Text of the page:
A reading from "Truth in Religion" by Adler

J. S. Dubreuil
J. S. Dubreuil
Total Posts:  11
Joined  09-06-2005
09 June 2005 19:20

The following is a passage from “Truth in Religion???, by Mortimer J. Adler. I would enjoy hearing some thoughts about the content of the passage, as well as arguments for or against what Adler is labeling, “monoistic materialism??? as being dogmatic. There are some questions I would like the reader to keep in mind when reading this passage.

1. Is Adler’s assessment of Campbell’s view unfair? If so why?
2. If Adler is correct in his assessment then what errors has Campbell made in his critic of religions as being “misunderstood myths????
3. What implication does this have on Secularist views about religions as a whole, or the notion that religions are untrue myths that have kept mankind in the Dark ages?

The following can be found in chapter three “The Study of Religion and Mythology??? pg. 58-60.

“ Professor Joseph Campbell, however, goes much further (when defining the mythology and religion) in his book The Inner Reaches of Outer Space, subtitled Metaphor as Myth and as Religion.
Campbell identified religions with mythologies that are incorrectly believed to be true. The faithful members of any one religious community, subscribing to its own orthodoxy, dismiss other religions as having no truth because they are regarded by them as other peoples’ mythologies. In Campbell’s view, they are correct in that view of other people’s religion, as compared with their own. Since in his term all religions are “misunderstood mythologies,??? they are incorrect in the view that they hold of their own religion, which they misunderstand in exactly the same way. Those whose belief in myths consists in regarding their superstitions, not their religious faith.

{I should note that Adler sees Campbell’s attack on religions as being “misunderstood mythologies??? is akin to Plato’s real reason for throwing the poets out of the Republic.}

The misunderstanding, according to Campbell, consists in “the interpretation of mythic metaphors as reference to hard fact: the Virgin Birth, for example, as a biological anomaly, or the Promised Land as a portion of the Near East to be claimed and settled by a people chosen of God, the term ‘God’ here to be understood as denoting an actual, though invisible, masculine personality, who created the universe and is now resident in an invisible, though actual, heaven to which the ‘justified’ will go when they die, there to be joined at the end of time by their resurrected bodies,??? to which Campbell adds the question: “What, in the name of Reason or Truth, is a modern mind to make of such evident nonsense????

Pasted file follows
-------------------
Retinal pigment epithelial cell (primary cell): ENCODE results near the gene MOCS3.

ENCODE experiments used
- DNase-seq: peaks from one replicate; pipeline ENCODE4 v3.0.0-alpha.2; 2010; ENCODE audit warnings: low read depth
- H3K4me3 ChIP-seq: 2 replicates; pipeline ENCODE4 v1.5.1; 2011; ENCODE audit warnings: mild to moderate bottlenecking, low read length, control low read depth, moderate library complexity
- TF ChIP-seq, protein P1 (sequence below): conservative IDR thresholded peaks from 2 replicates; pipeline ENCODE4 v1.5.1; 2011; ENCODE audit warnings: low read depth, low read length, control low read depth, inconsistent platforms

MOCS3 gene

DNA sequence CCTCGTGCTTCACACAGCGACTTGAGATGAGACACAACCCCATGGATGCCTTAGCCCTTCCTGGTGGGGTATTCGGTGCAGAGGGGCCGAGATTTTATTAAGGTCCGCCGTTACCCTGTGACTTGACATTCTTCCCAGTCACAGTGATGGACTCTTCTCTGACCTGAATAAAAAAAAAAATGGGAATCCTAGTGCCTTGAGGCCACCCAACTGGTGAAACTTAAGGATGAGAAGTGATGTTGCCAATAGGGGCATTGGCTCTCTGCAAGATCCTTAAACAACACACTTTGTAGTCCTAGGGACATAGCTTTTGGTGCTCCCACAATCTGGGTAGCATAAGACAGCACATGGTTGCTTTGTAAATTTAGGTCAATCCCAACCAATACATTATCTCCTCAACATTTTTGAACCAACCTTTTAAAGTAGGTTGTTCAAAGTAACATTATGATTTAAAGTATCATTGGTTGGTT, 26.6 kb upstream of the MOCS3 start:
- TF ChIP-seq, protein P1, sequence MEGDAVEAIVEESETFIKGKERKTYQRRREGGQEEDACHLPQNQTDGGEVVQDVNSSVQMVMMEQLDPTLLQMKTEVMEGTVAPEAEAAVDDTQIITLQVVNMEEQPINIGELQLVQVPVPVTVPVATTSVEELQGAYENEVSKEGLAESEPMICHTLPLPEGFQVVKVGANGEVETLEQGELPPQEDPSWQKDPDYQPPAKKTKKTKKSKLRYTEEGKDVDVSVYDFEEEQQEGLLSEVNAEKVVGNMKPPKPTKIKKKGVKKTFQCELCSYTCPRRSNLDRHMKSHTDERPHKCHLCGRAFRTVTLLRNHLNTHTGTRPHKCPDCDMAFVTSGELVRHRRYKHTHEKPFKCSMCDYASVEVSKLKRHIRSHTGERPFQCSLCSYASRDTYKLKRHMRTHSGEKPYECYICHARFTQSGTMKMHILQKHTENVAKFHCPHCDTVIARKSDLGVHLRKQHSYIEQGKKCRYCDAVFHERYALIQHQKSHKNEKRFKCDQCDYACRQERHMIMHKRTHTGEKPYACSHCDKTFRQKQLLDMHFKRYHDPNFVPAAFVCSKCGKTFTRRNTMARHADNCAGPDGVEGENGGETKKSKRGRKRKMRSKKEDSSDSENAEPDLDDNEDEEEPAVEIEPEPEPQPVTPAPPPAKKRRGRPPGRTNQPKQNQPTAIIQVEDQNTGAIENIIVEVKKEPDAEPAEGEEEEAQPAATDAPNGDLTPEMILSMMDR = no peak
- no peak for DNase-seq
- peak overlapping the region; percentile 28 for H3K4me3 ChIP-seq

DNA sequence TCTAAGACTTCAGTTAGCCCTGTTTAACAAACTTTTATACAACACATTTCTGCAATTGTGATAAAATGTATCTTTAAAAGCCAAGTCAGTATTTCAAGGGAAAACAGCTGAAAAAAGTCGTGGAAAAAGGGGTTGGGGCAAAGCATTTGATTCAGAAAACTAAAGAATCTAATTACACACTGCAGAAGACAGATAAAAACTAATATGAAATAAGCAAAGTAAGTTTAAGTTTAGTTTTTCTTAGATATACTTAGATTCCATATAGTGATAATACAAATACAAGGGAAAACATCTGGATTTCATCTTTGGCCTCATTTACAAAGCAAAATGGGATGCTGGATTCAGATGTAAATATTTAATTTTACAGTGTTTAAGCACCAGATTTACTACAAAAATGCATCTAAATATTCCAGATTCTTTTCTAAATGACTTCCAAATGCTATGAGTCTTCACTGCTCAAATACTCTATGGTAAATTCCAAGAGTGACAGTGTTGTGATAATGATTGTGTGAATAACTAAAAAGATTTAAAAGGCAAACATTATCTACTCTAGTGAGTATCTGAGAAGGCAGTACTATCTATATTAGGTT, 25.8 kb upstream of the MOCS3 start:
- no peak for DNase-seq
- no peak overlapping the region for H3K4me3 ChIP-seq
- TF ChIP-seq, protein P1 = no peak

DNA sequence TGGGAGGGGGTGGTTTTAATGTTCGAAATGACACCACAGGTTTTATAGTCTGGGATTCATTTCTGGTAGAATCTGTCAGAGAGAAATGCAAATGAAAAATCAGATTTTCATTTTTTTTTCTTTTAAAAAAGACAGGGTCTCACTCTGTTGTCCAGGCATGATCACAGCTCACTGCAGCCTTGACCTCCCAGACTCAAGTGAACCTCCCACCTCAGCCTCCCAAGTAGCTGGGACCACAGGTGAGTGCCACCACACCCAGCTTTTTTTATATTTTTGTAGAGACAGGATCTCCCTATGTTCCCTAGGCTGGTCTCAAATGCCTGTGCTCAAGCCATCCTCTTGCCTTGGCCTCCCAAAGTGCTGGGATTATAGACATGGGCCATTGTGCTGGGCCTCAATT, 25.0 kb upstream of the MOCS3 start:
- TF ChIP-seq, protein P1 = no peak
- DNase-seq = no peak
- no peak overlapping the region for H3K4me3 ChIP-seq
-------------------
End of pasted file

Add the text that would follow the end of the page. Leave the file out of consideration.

(You can find this passage in Campbell’s book on pg. 55; see also 21, 28, 43, 57, 59-61, 99-100, 111-112, 115. These passages contain other statements to the same effect; namely that no modern mind, instructed by the natural sciences, and especially by the social sciences, could possibly give any credence to the religious beliefs of Orthodox Jews or to the articles of Christian faith summarized by the Nicene Creed.)

“Campbell’s reference to God as masculine, to the resurrection of the body as if that resurrection were physical not spiritual, to heaven as an actual though invisible place, and so on, reveals his lack of understanding of Jewish and Christian theology. In all three of the great religions of Western origin, God is conceived as a purely spiritual being. Not having a body, God cannot have gender. The conception of God as a person is not anthropomorphic. Angels are also conceived as persons, and man as having the lowest degree of personality; yet Campbell uses the word “personal??? as if it had anthropomorphic connotations.

As for heaven, Campbell obviously is not cognizant of Augustine’s interpretation of the opening words of Genesis: “In Augustine, the word “heaven??? in this statement does not mean a physical place of any kind whatsoever, but the realm of purely spiritual creatures as opposed to "earth," the domain of corporeal or material things. Heaven is an invisible realm, not a place, in which God and the angels have their existence.

Professor Campbell was undoubtedly a very good social scientist in the field of cultural anthropology. But his competence in dealing with philosophical matters, especially in the field of philosophical theology, is highly questionable. His judgment is this area reflects the dogmatic materialism that is so prevalent in contemporary science, especially in the behavioral science. Monoistic materialism is dogmatic precisely because it is as unprovable as any article of religious faith.???

Total Posts:  379
Joined  05-06-2005
13 June 2005 06:08

If Campbell erred it was only in failing to acknowledge that while the majority of christian belief does fit his description, there are a few who don’t subscribe to the concept of a physical heaven or a masculine god.